Societal Paradigms

Societal systems

In the introduction we mentioned how we can’t get real solutions in complex systems; multiple solutions are found in areas called attractors. Cultures are such systems and there are no simple solutions like in algebra.

The different cultures we see around the world are examples of these attractors. In complex math if you add more variables to these systems they shift–they are called strange attractors. That is what we are seeing in the world today as we add to our concepts of gender and their social connections. Many don’t like it; change in our paradigms is seen as a threat.

Economy and the “Invisible Hand”

A major part of all cultures is the economy—the work that people do and how they interact and trade. Our model, capitalism, has been very successful over the last four hundred years, but in order to succeed it too has evolved.

When Adam Smith first described capitalism he already saw that it changed and he proposed an “invisible hand” that guided it. Part of this guidance was provided by the “properly understood” clause that seemed always to be associated with “self interest”. Smith seemed to think that the invisible hand was provided by the morals of those participating.

In today’s marketplace, self-interest seems to have lost its constraining clause—greed is pronounced good. We have no problem using others for our own profit without their understanding or permission. Joe Stieglitz argues that the invisible hand has been killed by asymmetric information: where one side of an agreement has information not had by the other, which they use for their own gain. This puts a different spin on the invisible hand idea. We argue here that the choices of the informed consumer are the invisible hand that guides the marketplace.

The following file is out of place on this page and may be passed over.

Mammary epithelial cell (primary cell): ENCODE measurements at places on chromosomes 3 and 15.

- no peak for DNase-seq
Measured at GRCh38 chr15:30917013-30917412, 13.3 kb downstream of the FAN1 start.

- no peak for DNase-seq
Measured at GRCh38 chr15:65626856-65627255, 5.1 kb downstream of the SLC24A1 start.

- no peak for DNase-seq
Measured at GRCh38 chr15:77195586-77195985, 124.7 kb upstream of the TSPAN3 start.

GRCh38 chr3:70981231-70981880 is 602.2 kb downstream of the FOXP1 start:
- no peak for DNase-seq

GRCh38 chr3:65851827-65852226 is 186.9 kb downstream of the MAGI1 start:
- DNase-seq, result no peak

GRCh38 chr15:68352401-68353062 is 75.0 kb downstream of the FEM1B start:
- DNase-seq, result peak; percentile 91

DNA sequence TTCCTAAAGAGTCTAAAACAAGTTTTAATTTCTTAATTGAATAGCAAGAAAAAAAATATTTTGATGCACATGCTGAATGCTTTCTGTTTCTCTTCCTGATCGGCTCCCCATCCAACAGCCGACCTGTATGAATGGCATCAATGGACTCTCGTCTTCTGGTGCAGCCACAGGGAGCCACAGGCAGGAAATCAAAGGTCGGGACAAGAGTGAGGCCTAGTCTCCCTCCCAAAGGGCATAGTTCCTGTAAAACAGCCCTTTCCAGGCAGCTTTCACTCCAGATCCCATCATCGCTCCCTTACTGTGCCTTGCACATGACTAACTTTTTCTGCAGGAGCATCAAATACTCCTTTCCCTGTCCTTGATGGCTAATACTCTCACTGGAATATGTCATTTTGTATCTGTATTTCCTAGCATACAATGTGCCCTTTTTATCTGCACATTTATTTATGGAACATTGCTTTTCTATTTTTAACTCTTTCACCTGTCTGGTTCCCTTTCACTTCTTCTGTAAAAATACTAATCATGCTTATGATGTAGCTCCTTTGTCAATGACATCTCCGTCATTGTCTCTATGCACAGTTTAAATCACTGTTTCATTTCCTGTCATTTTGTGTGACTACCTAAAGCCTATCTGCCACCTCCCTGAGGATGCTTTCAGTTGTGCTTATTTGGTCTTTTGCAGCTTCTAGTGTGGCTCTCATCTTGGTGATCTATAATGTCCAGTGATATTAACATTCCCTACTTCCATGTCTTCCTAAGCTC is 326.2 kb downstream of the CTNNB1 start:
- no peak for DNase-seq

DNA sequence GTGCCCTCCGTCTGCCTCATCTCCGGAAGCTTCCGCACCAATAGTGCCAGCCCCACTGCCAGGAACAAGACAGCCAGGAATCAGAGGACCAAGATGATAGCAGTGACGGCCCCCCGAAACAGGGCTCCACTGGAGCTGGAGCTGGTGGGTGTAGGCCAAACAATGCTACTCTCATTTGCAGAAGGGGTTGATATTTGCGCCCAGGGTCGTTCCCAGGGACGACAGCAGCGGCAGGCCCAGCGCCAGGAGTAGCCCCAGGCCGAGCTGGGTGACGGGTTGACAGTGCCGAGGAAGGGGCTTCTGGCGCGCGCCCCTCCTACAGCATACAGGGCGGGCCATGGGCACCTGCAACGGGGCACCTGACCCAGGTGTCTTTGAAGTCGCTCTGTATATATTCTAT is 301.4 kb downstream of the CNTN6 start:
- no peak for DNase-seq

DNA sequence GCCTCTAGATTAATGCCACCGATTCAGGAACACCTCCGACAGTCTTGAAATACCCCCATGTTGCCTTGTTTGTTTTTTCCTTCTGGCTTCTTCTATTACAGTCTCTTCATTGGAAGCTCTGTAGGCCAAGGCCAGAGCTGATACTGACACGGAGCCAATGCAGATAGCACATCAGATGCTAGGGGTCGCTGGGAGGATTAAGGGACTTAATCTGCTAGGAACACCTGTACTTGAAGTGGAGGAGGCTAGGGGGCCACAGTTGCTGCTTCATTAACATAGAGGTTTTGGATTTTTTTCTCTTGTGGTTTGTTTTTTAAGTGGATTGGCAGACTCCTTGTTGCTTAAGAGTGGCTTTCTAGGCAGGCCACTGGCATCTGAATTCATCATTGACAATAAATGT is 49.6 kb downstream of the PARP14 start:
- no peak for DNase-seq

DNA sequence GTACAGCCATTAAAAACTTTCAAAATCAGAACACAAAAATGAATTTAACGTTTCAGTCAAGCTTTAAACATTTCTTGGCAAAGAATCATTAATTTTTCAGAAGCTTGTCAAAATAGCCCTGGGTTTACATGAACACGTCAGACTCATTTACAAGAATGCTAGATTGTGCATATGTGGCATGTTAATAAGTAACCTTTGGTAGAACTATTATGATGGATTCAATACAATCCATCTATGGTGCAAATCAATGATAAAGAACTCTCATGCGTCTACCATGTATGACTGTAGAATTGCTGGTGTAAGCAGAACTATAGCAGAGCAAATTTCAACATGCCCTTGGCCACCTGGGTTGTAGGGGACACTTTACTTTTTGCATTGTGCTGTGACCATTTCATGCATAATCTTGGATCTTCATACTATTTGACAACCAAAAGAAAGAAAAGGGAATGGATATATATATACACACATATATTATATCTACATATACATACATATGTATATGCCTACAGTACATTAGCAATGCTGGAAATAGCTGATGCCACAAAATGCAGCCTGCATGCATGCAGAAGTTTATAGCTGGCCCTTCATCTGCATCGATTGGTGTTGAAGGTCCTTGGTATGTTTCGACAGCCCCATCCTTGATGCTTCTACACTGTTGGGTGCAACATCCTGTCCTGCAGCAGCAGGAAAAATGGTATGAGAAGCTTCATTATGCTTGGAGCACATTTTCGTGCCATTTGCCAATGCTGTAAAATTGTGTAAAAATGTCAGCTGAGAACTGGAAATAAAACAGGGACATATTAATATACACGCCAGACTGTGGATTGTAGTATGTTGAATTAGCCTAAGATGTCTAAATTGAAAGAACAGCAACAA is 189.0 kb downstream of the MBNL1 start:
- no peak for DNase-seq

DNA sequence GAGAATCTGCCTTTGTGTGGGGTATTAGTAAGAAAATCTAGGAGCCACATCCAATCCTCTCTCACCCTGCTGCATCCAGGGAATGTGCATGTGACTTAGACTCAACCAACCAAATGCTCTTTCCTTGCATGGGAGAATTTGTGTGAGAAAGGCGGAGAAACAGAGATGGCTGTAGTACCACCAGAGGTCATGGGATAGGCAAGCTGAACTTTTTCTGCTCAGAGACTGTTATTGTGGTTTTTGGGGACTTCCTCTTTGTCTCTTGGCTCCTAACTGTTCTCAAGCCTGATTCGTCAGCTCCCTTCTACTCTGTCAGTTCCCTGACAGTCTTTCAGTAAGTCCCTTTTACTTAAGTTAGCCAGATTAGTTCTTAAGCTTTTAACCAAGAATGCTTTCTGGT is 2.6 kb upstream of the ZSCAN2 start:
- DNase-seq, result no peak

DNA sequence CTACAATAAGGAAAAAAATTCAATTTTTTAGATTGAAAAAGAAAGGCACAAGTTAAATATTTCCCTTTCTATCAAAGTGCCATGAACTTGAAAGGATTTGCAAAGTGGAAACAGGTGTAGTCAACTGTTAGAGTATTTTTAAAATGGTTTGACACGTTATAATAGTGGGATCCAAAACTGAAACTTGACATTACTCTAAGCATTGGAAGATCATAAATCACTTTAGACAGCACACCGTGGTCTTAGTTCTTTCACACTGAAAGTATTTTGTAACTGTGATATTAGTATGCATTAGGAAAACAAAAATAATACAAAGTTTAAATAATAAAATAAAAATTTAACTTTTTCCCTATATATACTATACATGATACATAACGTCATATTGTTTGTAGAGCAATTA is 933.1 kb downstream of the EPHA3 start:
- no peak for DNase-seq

This view is the basis of how we see capitalism evolving; if the invisible hand is going to guide us in the beneficial way that Smith saw, then we need to focus on increasing transparency wherever we can.

To get an grasp on the big picture of how to start seeing differently, visit our “Idea Behind This” page.

Thinking anayltically has affected many facets of our society.  Read more about the consequences of analytical thinking in the following areas:

*Insurance is designed to pay for the unexpected crisis. Health insurance started that way in the U.S. but gradually, because the companies we work for were paying for it and getting a better tax break, it morphed into paying for it all. That means we have less interest in getting the ounce of prevention than if we were paying for some of those costs. Children we talk to about the dangers of drugs just say they’ll get a brain transplant if they burn theirs out. That’s why we think that Health Savings Accounts should be promoted by the government more; they put the individual back in a position of responsibility in making more choices in their health care. With Health Savings Accounts an ounce of prevention is worth a pound of cure.

Disclaimer: All material provided in this web site is provided for educational purposes in the hope of improving our general health. Access of this web site does not create a doctor-patient relationship nor should the information contained on this web site be considered specific medical advice with respect to a specific patient and/or a specific condition. Copy sections of this page and discuss them with your physician to see if they apply to your own symptoms or medical condition.

Dr. Jones specifically disclaims any liability, loss or risk, personal or otherwise, that is or may be incurred as a consequence, directly or indirectly, of use or application of any of the information provided on this web site.

Copyright © 2014 Common Sense Medicine - Designed By Sebo Marketing